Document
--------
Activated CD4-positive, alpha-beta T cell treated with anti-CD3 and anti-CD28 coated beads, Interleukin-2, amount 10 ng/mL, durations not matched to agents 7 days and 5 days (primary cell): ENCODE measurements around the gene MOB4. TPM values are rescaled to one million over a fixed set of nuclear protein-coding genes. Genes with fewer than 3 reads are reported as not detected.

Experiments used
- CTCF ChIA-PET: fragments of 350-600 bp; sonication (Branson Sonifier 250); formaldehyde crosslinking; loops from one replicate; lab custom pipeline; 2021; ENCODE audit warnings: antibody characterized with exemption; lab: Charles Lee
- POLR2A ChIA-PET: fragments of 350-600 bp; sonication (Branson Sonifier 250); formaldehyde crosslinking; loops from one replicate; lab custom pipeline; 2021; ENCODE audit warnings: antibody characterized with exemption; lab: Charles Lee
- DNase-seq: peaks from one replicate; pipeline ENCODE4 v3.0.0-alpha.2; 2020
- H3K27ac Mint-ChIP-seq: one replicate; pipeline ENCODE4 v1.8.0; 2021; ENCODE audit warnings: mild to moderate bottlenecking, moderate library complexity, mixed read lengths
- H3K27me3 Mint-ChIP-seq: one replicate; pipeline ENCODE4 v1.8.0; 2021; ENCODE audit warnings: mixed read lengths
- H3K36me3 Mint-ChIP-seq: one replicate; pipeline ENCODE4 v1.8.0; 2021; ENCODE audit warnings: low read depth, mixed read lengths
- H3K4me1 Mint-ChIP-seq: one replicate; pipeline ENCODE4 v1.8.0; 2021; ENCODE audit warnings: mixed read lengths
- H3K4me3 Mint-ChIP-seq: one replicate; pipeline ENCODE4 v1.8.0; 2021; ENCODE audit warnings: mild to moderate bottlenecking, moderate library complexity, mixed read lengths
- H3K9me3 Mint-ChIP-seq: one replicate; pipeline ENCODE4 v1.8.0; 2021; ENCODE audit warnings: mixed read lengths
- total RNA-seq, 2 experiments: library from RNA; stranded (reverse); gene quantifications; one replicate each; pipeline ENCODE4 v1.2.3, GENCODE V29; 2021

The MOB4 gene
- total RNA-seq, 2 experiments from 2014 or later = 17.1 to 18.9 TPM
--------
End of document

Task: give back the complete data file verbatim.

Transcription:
Activated CD4-positive, alpha-beta T cell treated with anti-CD3 and anti-CD28 coated beads, Interleukin-2, amount 10 ng/mL, durations not matched to agents 7 days and 5 days (primary cell): ENCODE measurements around the gene MOB4. TPM values are rescaled to one million over a fixed set of nuclear protein-coding genes. Genes with fewer than 3 reads are reported as not detected.

Experiments used
- CTCF ChIA-PET: fragments of 350-600 bp; sonication (Branson Sonifier 250); formaldehyde crosslinking; loops from one replicate; lab custom pipeline; 2021; ENCODE audit warnings: antibody characterized with exemption; lab: Charles Lee
- POLR2A ChIA-PET: fragments of 350-600 bp; sonication (Branson Sonifier 250); formaldehyde crosslinking; loops from one replicate; lab custom pipeline; 2021; ENCODE audit warnings: antibody characterized with exemption; lab: Charles Lee
- DNase-seq: peaks from one replicate; pipeline ENCODE4 v3.0.0-alpha.2; 2020
- H3K27ac Mint-ChIP-seq: one replicate; pipeline ENCODE4 v1.8.0; 2021; ENCODE audit warnings: mild to moderate bottlenecking, moderate library complexity, mixed read lengths
- H3K27me3 Mint-ChIP-seq: one replicate; pipeline ENCODE4 v1.8.0; 2021; ENCODE audit warnings: mixed read lengths
- H3K36me3 Mint-ChIP-seq: one replicate; pipeline ENCODE4 v1.8.0; 2021; ENCODE audit warnings: low read depth, mixed read lengths
- H3K4me1 Mint-ChIP-seq: one replicate; pipeline ENCODE4 v1.8.0; 2021; ENCODE audit warnings: mixed read lengths
- H3K4me3 Mint-ChIP-seq: one replicate; pipeline ENCODE4 v1.8.0; 2021; ENCODE audit warnings: mild to moderate bottlenecking, moderate library complexity, mixed read lengths
- H3K9me3 Mint-ChIP-seq: one replicate; pipeline ENCODE4 v1.8.0; 2021; ENCODE audit warnings: mixed read lengths
- total RNA-seq, 2 experiments: library from RNA; stranded (reverse); gene quantifications; one replicate each; pipeline ENCODE4 v1.2.3, GENCODE V29; 2021

The MOB4 gene
- total RNA-seq, 2 experiments from 2014 or later = 17.1 to 18.9 TPM